Rigor mortis

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Signs of death

Pallor mortis
Algor mortis
Rigor mortis
Livor mortis Decomposition

Rigor mortis, also called postmortem rigidity, happens after a person or animal dies. It's a sign that the body is no longer alive. During rigor mortis, the body becomes stiff and hard to move. This happens because some chemicals in the muscles change after death, especially calcium.

In humans, rigor mortis can start as soon as four hours after death. But it doesn't last forever. After a few hours, the stiffness starts to go away. Usually, rigor mortis lasts no more than eight hour when the body is at room temperature.

Some people think rigor mortis is permanent, but it's not true. The stiffness gradually goes away as time goes on after death.

Body Processes[change | change source]

When a living organism dies, it stops using oxygen to produce energy. This leads to a decrease in a molecule called adenosine triphosphate (ATP), which helps muscles relax. Without oxygen, the body tries to make ATP using a different method called anaerobic glycolysis. But when the body runs out of a substance called glycogen, ATP levels drop, and the muscles become stiff in a condition called rigor mortis. During rigor mortis, the muscles can't relax because certain structures in the muscles can't separate.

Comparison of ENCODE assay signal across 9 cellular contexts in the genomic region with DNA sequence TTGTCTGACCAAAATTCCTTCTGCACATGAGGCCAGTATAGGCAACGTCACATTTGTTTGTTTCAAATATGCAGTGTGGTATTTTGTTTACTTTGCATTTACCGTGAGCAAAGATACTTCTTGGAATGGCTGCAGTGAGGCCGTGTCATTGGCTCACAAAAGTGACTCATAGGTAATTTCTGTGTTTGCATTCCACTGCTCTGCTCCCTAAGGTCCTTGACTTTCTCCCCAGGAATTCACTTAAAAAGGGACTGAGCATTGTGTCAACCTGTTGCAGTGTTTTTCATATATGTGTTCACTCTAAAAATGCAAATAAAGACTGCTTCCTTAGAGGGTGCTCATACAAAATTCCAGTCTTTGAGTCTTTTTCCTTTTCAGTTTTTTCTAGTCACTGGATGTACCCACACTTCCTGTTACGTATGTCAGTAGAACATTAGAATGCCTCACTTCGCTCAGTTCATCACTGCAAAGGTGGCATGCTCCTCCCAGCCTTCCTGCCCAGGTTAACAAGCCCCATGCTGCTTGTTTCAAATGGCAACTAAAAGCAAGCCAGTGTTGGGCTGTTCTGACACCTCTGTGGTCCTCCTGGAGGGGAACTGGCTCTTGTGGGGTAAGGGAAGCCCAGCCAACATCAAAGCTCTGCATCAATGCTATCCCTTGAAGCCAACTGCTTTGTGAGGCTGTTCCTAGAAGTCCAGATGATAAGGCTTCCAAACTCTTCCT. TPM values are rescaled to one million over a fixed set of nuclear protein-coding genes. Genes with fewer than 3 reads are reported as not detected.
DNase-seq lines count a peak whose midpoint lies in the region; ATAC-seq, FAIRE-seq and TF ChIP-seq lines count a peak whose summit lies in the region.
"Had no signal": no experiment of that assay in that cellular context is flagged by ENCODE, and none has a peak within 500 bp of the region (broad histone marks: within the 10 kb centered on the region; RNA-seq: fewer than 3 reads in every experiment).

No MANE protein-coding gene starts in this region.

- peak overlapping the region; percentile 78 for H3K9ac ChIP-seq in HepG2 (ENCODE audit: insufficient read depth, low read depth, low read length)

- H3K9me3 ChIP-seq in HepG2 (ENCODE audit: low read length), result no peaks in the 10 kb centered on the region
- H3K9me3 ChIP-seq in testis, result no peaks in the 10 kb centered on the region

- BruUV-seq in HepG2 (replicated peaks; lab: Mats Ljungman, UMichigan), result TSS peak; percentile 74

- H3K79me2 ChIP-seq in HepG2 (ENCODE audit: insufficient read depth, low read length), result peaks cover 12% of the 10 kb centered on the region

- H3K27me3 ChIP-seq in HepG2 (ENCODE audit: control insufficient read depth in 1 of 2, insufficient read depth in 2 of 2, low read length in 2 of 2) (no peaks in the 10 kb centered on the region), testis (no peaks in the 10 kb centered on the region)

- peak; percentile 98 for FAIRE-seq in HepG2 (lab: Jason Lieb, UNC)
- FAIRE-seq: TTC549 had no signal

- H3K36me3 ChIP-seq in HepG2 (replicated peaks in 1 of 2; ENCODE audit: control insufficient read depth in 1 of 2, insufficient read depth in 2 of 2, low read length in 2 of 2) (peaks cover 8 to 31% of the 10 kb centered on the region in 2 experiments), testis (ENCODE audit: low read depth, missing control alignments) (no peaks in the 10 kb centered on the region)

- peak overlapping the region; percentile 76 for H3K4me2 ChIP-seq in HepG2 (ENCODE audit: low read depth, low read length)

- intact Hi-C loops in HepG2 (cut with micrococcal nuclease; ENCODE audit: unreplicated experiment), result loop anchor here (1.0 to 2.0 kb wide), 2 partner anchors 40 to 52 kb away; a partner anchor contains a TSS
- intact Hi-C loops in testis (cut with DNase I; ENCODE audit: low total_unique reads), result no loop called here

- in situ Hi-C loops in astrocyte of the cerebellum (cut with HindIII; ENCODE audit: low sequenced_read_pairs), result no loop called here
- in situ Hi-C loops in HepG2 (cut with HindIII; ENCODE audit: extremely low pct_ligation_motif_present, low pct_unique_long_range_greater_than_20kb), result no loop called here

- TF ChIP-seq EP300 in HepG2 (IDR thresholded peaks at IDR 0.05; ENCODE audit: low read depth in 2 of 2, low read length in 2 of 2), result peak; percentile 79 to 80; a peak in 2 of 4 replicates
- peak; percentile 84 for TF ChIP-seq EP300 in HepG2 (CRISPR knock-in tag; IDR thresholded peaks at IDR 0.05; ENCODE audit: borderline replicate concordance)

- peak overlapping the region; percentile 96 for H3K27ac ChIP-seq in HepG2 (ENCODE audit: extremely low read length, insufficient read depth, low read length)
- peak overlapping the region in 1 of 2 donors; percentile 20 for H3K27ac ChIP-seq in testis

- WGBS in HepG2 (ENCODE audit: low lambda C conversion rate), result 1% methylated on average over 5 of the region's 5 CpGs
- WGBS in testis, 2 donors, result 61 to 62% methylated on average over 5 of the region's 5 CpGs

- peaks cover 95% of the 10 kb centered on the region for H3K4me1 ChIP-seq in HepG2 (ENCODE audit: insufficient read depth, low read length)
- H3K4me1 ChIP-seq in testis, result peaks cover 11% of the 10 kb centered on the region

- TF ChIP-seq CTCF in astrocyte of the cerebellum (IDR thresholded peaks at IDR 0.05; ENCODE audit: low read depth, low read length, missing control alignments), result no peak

After death, calcium enters the fluid inside cells, called cytosol. This happens because certain parts of the cells break down. Calcium causes the formation of structures called actin-myosin cross-bridges, which are important for muscle movement. In rigor mortis, the myosin heads in the muscles keep binding to actin proteins using a molecule called adenosine diphosphate (ADP). The muscles can't relax until enzymes break down this binding. Normally, relaxation happens when ATP replaces ADP, breaking the connection between myosin and actin. But since there is no ATP after death, enzymes (from the body or bacteria) break down the muscle tissue during decomposition. As the muscle tissue breaks down, the myosin heads degrade, releasing the muscle contraction and allowing the body to relax.

The breakdown of muscle fibers during decomposition happens between 48 and 60 hours after the peak of rigor mortis, which usually happens around 13 hours after death.